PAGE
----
"Metalation in Hydrocarbon Solvents: The Mechanistic Aspects of Substrate Promoted ortho-Metalations," C. Harrison, G. Jackson, R. LaMastus, P. Shelton, A. Walstrom, J.M. Wilcox, D.W. Slocum, R.W. Holman, Tetrahedron, 59, 8275-8284, 2003.

"An Investigation of Gaseous a-Halogenated Carbocations versus Halonium, Halenium, and Allylhalonium Ions," R.W. Holman, J. Davis, A. Groves, M. McCombs, G. Jackson, S. Sullivan, M.L. Gross, Aust. J. Chem. 56 (5), 437, 2003.

"Foundations of Organic Chemistry: Worked Examples," R.W. Holman, J. Chem. Ed. Reviews, 80 (2), 149-150, 2003.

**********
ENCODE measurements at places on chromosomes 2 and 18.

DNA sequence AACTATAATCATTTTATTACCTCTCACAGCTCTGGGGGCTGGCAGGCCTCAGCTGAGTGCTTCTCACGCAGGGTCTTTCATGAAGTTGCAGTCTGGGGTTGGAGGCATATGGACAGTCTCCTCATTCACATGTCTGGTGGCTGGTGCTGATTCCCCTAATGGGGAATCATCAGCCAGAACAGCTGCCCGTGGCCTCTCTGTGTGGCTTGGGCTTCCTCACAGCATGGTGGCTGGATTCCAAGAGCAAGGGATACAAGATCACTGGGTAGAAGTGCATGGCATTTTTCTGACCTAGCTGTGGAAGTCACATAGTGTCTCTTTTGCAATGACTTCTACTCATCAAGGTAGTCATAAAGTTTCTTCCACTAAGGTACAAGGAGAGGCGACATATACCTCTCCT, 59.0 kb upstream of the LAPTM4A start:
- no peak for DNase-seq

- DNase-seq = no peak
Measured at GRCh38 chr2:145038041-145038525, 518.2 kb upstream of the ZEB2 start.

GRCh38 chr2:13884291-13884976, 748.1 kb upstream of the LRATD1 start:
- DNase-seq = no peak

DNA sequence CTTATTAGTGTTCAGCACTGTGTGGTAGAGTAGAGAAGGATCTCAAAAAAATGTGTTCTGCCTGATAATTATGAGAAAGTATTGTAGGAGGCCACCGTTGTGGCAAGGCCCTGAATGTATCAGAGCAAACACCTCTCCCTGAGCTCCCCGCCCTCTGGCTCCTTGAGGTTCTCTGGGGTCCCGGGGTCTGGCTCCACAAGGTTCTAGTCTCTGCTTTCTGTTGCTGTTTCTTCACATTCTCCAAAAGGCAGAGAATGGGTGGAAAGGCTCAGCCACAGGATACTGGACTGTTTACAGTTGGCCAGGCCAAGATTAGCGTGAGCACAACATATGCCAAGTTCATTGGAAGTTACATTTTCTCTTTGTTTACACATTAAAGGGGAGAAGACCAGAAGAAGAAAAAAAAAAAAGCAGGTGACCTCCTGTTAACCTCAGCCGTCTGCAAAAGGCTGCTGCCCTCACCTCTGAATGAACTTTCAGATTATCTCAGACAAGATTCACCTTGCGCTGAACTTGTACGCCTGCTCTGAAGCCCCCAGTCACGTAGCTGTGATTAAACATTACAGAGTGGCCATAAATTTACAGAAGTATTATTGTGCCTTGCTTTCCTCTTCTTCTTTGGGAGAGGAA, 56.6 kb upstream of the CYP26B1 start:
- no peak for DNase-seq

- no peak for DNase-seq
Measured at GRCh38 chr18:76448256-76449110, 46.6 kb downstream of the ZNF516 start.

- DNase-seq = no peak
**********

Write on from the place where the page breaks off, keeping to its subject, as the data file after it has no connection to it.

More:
"Organic Chemistry, CD," R.W. Holman, J. Chem. Ed. Reviews, 78 (12), 1603-1604, 2001.

"Cyclopropane as a Propagating Reagent in Gas-Phase Radical Cation Oligomerization," R. W. Holman, Atkins, B., D. Giblin, D. Rempel, M. L. Gross, Int. J. Mass Spectrom., 210/211, 569-584, 2001.

"On Bicyclobutonium Ion versus Cyclopropylcarbinyl Cation Chemistry: The Cycloaddition Reaction with Ethylene in the Dilute Gas Phase," R.W. Holman, J. Plocica, L. Blair, D. Giblin, M.L. Gross, J. Phys. Org. Chem., 14, 17-24, 2001.

"Gas-Phase Electrophilic Aromatic Substitution of Electron-Rich and Electron-Deficient Aromatic Compounds"; R.W. Holman, T. Eary, E. Whittle, M.L. Gross J. Chem. Soc. Perkin Trans. II, 2187, 1998.


IDAHO STATE UNIVERSITY